Victims typically lose $40,000 to $100,000, said Wendy Morgan, chief of the Public Protection Division of the Vermont Attorney General’s Office. The highest reported loss in the state was $213,000.

Read the stories in this article of how people were scammed. Knowing how the process works could help you avoid losing your life’s savings.

Recent News on Aging

Anti-ageing pill pushed as bona fide drug

From the journal Nature comes this article that poses a paradigm-shifting question: Is aging a natural occurrence of life or a treatable condition?

Doctors and scientists want drug regulators and research funding agencies to consider medicines that delay ageing-related disease as legitimate drugs. Such treatments have a physiological basis, researchers say, and could extend a person’s healthy years by slowing down the processes that underlie common diseases of ageing — making them worthy of government approval. On 24 June, researchers will meet with regulators from the US Food and Drug Administration (FDA) to make the case for a clinical trial designed to show the validity of the approach.

The article focuses on a clinical trial called Targeting Aging with Metformin, or TAME:

Plans call for the trial to enrol 3,000 people aged 70–80 years at roughly 15 centres around the United States. The trial will take 5–7 years and cost US$50 million.

The key to the significance of such research is that it examines a change in the way clinicians would approach aging: instead of treating conditions such as heart disease, cancer, and cognitive impairment that arise with aging, they would treat aging itself. If this were possible, aging itself would become a treatable condition instead of a natural progression of life.

Two Views of Aging While Creative

In this article for Psychology Today, Susan K. Perry addresses the question “What happens when prolific writers get old?” She contrasts two books by writers who remained creative into old age:

  • At Eighty-Two, A Journal by poet, novelist, and memoirist May Sarton, who died in 1995
  • Essays After Eighty by poet and essayist Donald Hall, recently published

About Sarton’s journal Perry writes, “Most of all I noted and appreciated her honesty about the highs and ever-more-frequent lows of her mood.” Perry contrasts Sarton’s outlook with Hall’s: “According to his new book of essays, he’s still at it in his mid–80s… . He omits nothing (or little) of the humiliations and challenges of growing old.” She continues:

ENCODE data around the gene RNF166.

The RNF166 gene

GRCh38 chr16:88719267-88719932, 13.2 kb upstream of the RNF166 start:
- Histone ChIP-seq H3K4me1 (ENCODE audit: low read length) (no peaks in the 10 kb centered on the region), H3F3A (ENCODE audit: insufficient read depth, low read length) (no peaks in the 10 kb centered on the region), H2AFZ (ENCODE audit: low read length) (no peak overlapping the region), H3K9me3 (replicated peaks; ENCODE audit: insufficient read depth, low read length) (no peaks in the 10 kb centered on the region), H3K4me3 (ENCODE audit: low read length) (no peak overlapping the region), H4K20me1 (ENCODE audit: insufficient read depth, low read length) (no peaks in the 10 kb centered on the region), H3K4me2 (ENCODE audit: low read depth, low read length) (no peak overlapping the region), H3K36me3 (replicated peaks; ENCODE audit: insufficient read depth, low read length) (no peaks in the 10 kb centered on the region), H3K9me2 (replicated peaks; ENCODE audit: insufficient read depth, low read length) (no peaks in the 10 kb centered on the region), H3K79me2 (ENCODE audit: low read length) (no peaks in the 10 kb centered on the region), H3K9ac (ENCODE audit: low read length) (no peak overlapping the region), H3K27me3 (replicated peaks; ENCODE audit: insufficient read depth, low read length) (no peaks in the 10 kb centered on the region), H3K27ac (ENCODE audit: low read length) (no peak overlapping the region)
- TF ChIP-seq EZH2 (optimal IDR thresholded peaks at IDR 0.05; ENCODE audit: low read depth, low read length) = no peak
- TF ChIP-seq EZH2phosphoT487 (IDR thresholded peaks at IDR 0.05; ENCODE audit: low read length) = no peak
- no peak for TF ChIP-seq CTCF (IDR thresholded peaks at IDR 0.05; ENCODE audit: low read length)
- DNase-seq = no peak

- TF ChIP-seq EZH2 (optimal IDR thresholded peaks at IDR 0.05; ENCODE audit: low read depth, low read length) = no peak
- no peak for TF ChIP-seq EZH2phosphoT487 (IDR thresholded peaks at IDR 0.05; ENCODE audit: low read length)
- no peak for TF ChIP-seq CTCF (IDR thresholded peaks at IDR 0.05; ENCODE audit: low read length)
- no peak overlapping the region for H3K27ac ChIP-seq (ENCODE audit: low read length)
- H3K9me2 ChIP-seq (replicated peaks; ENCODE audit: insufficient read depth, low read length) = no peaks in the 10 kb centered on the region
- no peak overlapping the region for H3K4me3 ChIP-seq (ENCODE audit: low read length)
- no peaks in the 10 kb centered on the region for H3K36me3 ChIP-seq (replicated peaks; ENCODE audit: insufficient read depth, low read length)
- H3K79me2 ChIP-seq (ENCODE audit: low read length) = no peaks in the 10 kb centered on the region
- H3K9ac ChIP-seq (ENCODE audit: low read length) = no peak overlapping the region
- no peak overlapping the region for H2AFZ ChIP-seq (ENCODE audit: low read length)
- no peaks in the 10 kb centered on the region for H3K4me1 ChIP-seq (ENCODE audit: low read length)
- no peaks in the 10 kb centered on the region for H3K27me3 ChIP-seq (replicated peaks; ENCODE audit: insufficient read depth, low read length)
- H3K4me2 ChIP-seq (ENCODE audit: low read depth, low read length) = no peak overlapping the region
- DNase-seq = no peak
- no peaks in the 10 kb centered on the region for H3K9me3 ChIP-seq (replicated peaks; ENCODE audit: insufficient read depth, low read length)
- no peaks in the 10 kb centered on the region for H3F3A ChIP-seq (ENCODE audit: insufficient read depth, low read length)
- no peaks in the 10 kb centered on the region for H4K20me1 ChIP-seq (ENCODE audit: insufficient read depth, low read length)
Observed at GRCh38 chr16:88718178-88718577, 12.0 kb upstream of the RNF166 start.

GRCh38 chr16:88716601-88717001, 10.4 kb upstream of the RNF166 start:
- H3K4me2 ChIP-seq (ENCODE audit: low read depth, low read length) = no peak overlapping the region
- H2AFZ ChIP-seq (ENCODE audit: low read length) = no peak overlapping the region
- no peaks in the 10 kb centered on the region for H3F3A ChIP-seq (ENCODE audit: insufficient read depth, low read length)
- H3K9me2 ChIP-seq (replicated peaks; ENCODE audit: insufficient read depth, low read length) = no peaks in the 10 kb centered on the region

Above all, Hall’s essays demonstrated to me that not all aging men and women become depressed to the point of not being able to be creative.

The 10 warning signs of Alzheimer’s

Most researchers and clinicians agree that early diagnosis and treatment of Alzheimer’s disease can help slow the disease’s progress. And if you’re at or approaching your older years, you’ve probably seen quizzes and lists all over newspapers, magazines, and the internet on warning signs you should look for.

But while early diagnosis leads to early intervention, some news out of the 2013 Alzheimer’s Association International Conference is troubling: An expert panel found 16 online tests for Alzheimer’s disease scored poorly on scales of overall scientific validity, reliability and ethical factors.

While such self-diagnosis tools may be unreliable, other people may be more accurate in recognizing these warning signs put together by the Alzheimer’s Association:

  1. Memory changes that disrupt daily life
  2. Challenges in planning or solving problems
  3. Difficulty completing familiar tasks at home, at work, or at leisure
  4. Confusion with time or place
  5. Trouble understanding visual images and spatial relationships
  6. New problems with words in speaking or writing
  7. Misplacing things and losing the ability to retrace steps
  8. Decreased or poor judgment
  9. Withdrawal from work or social activities
  10. Changes in mood and personality

But don’t try to diagnose Alzheimer’s disease at home. Visit a doctor for a thorough examination and diagnosis.

For more information see Alzheimer’s Association.

New questions about why more women than men have Alzheimer’s

Nearly two-thirds of Americans with Alzheimer’s disease are women, and now some scientists are questioning the long-held assumption that it’s just because they tend to live longer than men.

What else may put woman at extra risk? Could it be genetics? Biological differences in how women age? Maybe even lifestyle factors?

Here’s yet another article indicating that we need much more research into Alzheimer’s disease: “A recent Alzheimer’s Association report estimates that at age 65, women have about a 1 in 6 chance of developing Alzheimer’s during the rest of their lives, compared with a 1 in 11 chance for men.” Further, evidence suggests that once women develop Alzheimer’s, their condition worsens at a faster pace than in men.

Plans are underway to study both genes and hormones as possible contributors to the increased prevalence of the disease in women over men.

The unforgettable Glen Campbell